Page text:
Grassroots change is needed at our nation’s DHBs
Focus on Emergency Department waiting times ratings not enough
Real, grassroots change is needed at our nation’s DHBs and hospitals, says Kaizen Institute NZ CEO Danie Vermeulen
AUCKLAND, Wednesday 25TH November, 2009 - In May of this year, Minister of Health Tony Ryall set new standards for Emergency Department waiting times in the nation’s hospitals. Figures released this week show that limited real improvement has been made. No DHB managed to meet the minister’s target of 95 percent of patients admitted to a ward, discharged or transferred within six hours.
However, while Ministry targets provide some focus, they are only helpful in comparing “slices” of the DHBs’ performances, says Kaizen New Zealand CEO Danie Vermeulen. “The targets only paint part of the picture,” he says, “and merely identify the symptoms of the wider problem.”
Across the board, holistic change is Vermeulen’s prescription for the DHBs. “There is still room for “window-dressing” target numbers without fully recognising wider up-steam and down-stream impacts,” he says, “and while focusing on these few magic numbers, other important – and in this case life or death – issues may be missed.” For instance problems extend far outside of the emergency room, as the minister has admitted. Vermeulen suggests a change in the way DHBs think about the ED. “ED is not a silo or a function – it is part of a value stream that extends throughout the hospital.”
Hospitals and health boards in New Zealand and elsewhere have attempted to implement generic solutions and theories adopted from elsewhere or from management ‘gurus’. But this “copy and paste” solutions is ineffective, says Vermeulen. “It is the nurses, doctors, administrators and others who work at the “ground level” who are best suited to identify the root causes of New Zealand’s healthcare issues and challenges and to come up with the best solutions.”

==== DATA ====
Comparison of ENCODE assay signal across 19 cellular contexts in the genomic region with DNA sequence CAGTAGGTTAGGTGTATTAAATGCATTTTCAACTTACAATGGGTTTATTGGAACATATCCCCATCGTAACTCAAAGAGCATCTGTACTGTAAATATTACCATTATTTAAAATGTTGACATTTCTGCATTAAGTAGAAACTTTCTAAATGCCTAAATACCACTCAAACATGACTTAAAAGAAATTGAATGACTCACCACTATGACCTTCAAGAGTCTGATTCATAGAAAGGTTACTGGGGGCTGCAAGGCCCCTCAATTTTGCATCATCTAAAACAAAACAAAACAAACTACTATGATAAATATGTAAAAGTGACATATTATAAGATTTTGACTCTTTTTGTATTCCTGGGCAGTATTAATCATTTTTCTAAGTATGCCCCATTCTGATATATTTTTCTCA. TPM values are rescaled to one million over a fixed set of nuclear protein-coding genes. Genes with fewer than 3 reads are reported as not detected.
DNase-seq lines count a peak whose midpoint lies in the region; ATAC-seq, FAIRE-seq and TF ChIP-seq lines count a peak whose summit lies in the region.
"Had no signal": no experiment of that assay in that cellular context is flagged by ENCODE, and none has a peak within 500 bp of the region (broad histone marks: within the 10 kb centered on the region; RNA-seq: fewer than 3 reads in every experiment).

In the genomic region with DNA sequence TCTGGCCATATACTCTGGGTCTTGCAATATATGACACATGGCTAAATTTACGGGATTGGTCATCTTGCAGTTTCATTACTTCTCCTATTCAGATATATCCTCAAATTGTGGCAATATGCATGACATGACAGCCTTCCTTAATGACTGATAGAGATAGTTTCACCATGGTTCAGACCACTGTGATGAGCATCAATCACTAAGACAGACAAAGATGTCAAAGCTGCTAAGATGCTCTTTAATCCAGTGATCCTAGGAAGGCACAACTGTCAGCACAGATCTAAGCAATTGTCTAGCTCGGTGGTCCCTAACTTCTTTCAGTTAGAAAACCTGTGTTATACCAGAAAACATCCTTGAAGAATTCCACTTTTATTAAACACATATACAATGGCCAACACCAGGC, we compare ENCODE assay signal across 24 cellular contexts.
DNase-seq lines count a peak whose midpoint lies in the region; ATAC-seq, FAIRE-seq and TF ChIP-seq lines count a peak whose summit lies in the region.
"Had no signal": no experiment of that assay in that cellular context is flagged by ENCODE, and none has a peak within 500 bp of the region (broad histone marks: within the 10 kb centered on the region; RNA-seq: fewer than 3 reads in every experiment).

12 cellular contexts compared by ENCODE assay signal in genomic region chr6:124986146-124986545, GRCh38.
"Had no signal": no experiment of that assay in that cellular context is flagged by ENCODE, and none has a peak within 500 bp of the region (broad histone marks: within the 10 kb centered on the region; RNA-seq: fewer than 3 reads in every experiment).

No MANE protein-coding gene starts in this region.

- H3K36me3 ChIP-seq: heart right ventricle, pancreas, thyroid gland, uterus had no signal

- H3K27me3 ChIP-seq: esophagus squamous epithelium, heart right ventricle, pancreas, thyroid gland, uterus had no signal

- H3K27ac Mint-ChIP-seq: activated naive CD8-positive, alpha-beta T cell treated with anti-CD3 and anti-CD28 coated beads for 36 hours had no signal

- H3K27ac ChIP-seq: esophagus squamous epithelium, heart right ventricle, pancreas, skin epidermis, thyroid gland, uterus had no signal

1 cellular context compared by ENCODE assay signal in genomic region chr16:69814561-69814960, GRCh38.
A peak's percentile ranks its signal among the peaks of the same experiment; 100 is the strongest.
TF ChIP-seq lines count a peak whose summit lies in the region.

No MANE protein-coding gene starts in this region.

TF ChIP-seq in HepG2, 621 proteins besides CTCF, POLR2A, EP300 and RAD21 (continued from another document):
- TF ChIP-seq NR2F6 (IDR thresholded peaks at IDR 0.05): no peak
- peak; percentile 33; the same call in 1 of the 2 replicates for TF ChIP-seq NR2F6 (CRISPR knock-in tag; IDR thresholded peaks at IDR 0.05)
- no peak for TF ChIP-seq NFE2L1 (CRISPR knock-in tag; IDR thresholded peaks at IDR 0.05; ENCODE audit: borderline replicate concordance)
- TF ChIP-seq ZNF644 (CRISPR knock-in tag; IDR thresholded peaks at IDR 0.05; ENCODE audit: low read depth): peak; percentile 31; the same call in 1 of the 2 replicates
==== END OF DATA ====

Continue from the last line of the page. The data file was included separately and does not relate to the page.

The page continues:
Attempts at improvement from the top can only go so far. In order to create meaningful grassroots change, says Vermeulen, DHBs should develop their own holistic strategic framework and adopt the principle of ‘Kaizen’: “everyday, everywhere improvement by everyone.” This means more than simply asking hospital staff what they think once in a while at a focus group. “They should be deliberately taught, supported and encouraged to look for, define and implement their own continuous improvement,” Vermeulen says. “For solutions to be relevant and sustainable, they must be accepted, owned and implemented by those who know best - the people who deal every day with real patients in the waiting rooms, wards, theatres, rehabilitation programs, and administrative offices.” He notes that this involvement should not just be limited to staff, but should include patients, people across functions and across DHBs, and suppliers.
Vermeulen argues that in order to create a culture change, DHBs need a clear strategic framework. “This means a healthy mix of quality, delivery and cost measurements and relevant training and support so that DHBs can develop and continuously improve their own creative and sustainable solutions to the real problems,” he says. “This is the best investment that the Government and senior management can make in New Zealand’s healthcare, and will equip DHBs’ own experienced staff to set their own best practice standards.”
In order to meet the ministry’s targets, focusing merely on the targets is, to Vermeulen, not enough. “Holistic change from within will take a bit longer, but it will be real, sustainable and efficient.”
About KAIZEN Institute NZ
Established in 2006, KINZ focuses on the key areas of quality, costs, logistic, staff motivation, safety, technology and environment within an organisation to make it more streamlined and efficient by eliminating waste and providing a business process improvement framework.
For more information see http://nz.kaizen.com/